The United States should not form an alliance with Russia against China; instead, it is worthwhile to strengthen existing alliances to confront Moscow and Beijing at the same time. This opinion is shared by the well-known political scientist Matthew Kroenig on the pages of the American journal Foreign Policy.
The expert emphasizes that although the PRC now acts as the main geopolitical rival of the United States, Russia also "seeks to carry out subversive activities" against American interests. The two Eurasian powers are closer to each other today than ever since the start of the Cold War.
The author claims that many US national security experts believe that the United States should strive to share this link by working with Russia to counter the even greater threat from China.
But this recommendation is erroneous, believes Mr. Kroenig, noting that "authoritarian states" such as China and Russia will not be able to form a deep and sustainable strategic partnership.
I examined the strengths and weaknesses of democracies and autocracies in the area of competition between great powers and found that dictatorships are bad builders of alliances
- the author concludes.
Lightness, he notes, with which autocrats change policies countries, refuse to commit and cheat, does not contribute to the establishment of international partnerships.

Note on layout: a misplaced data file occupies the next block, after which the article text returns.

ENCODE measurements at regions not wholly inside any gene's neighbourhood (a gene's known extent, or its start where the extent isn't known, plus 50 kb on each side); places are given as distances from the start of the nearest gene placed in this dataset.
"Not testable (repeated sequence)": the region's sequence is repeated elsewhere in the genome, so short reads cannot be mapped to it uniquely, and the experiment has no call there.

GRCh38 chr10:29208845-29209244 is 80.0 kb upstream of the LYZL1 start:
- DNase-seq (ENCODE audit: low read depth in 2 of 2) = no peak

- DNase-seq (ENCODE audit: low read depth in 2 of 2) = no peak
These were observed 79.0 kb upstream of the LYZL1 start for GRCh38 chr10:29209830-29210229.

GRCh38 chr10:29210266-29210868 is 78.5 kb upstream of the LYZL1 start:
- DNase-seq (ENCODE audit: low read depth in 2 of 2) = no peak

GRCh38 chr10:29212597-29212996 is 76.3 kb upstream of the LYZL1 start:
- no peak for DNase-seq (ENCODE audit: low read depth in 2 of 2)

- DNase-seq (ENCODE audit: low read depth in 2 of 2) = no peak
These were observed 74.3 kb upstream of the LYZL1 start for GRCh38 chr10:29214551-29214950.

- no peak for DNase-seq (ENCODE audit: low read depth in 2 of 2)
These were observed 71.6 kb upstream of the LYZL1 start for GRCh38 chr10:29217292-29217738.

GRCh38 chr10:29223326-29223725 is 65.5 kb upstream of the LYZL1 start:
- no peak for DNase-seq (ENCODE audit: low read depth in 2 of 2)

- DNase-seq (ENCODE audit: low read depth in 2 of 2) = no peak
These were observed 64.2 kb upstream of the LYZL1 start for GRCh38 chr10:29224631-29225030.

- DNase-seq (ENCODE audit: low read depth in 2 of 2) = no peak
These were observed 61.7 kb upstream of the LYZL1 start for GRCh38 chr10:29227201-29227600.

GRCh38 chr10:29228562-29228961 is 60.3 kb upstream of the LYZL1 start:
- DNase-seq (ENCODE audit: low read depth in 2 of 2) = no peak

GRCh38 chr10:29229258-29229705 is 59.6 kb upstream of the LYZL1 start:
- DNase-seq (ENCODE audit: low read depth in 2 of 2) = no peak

Moreover, the expert points out that there are many conflicts of interest between Russia and China, which will embroil them without any help from the United States. The article also argues that Russian leader Vladimir Putin "will not want to support the United States, a country that he considers his main enemy."
The author adheres to a derogatory opinion about Russia. According to him, it is "a waning power with GDP, which is less than Italian." When energy prices are high, Russia can afford an impressive armed force, but as soon as the cost of raw materials decreases, all the power crumbles with it.
Fortunately, as noted in the publication, America has other partners to choose from. The United States already has formal alliances with 29 NATO members, as well as Japan, South Korea, and Australia. These countries account for 59% of global GDP.
Mr. Kroenig writes that the power of this global “alliance of free nations,” led by the United States, could be better used to confront authoritarian and revisionist powers, rather than “enter into deals with changeable dictators.”